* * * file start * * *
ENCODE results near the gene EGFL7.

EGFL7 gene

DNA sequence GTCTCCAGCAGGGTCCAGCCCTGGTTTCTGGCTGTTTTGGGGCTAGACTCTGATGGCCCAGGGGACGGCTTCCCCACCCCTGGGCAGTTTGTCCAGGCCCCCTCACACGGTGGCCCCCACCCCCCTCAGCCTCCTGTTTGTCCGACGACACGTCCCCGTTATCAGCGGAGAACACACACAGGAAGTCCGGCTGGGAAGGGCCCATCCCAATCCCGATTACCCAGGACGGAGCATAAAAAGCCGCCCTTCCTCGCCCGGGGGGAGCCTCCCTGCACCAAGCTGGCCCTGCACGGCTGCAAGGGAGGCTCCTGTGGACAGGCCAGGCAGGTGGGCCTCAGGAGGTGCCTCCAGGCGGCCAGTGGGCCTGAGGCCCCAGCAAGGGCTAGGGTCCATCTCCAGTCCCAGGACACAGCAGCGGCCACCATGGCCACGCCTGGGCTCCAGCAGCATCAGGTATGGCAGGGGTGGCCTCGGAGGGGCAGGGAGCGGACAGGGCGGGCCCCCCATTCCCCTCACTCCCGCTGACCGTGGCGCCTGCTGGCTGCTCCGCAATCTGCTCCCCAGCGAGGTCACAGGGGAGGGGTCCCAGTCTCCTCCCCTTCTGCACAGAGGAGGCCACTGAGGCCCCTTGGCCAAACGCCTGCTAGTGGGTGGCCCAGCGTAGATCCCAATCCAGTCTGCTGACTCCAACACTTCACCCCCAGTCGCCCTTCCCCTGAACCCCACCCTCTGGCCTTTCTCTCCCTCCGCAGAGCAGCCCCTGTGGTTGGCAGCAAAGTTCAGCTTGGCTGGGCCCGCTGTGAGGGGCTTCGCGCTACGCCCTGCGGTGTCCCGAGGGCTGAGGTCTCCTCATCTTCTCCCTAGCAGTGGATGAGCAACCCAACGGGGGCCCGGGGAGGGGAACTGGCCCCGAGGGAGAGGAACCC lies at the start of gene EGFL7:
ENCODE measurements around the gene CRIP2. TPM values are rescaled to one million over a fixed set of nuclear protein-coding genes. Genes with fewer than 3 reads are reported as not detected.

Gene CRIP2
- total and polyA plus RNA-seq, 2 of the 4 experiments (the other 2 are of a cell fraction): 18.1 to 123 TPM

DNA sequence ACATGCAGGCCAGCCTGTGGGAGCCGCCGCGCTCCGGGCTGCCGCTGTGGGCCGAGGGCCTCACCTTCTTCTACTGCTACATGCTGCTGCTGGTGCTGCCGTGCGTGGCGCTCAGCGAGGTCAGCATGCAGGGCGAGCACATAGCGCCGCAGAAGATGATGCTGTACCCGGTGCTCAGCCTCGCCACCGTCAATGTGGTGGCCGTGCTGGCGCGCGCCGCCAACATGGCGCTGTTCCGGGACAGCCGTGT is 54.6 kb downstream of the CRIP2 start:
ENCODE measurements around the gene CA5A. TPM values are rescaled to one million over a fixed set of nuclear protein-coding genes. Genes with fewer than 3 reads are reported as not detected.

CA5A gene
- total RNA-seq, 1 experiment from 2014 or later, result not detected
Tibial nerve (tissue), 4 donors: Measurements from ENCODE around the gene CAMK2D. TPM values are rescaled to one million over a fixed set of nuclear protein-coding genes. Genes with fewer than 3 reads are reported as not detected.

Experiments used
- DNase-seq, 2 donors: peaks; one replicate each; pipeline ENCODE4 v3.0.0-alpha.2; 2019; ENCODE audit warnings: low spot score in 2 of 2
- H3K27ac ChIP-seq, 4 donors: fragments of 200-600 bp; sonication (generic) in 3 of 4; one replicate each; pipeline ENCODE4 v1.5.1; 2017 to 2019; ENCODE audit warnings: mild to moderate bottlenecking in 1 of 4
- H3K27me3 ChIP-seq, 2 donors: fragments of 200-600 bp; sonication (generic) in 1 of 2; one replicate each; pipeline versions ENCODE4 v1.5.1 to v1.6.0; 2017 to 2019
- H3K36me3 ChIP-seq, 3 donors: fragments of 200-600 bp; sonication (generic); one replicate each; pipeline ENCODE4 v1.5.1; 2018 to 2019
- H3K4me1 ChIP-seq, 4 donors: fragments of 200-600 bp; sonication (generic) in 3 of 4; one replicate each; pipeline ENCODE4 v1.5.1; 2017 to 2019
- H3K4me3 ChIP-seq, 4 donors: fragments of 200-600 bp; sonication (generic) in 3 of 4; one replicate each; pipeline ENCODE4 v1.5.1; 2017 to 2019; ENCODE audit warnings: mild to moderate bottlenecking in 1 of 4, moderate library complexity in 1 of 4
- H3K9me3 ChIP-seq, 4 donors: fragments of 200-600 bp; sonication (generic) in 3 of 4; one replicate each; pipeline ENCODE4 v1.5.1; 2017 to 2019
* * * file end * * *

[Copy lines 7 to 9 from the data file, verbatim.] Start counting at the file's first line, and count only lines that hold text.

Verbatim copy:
DNA sequence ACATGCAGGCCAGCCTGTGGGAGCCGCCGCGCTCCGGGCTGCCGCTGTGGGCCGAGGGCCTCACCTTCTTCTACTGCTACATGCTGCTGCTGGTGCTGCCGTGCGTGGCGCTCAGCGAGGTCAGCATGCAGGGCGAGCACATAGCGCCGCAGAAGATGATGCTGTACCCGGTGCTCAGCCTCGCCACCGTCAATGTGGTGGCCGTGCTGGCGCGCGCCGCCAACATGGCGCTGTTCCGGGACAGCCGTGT is 54.6 kb downstream of the CRIP2 start:
ENCODE measurements around the gene CA5A. TPM values are rescaled to one million over a fixed set of nuclear protein-coding genes. Genes with fewer than 3 reads are reported as not detected.

CA5A gene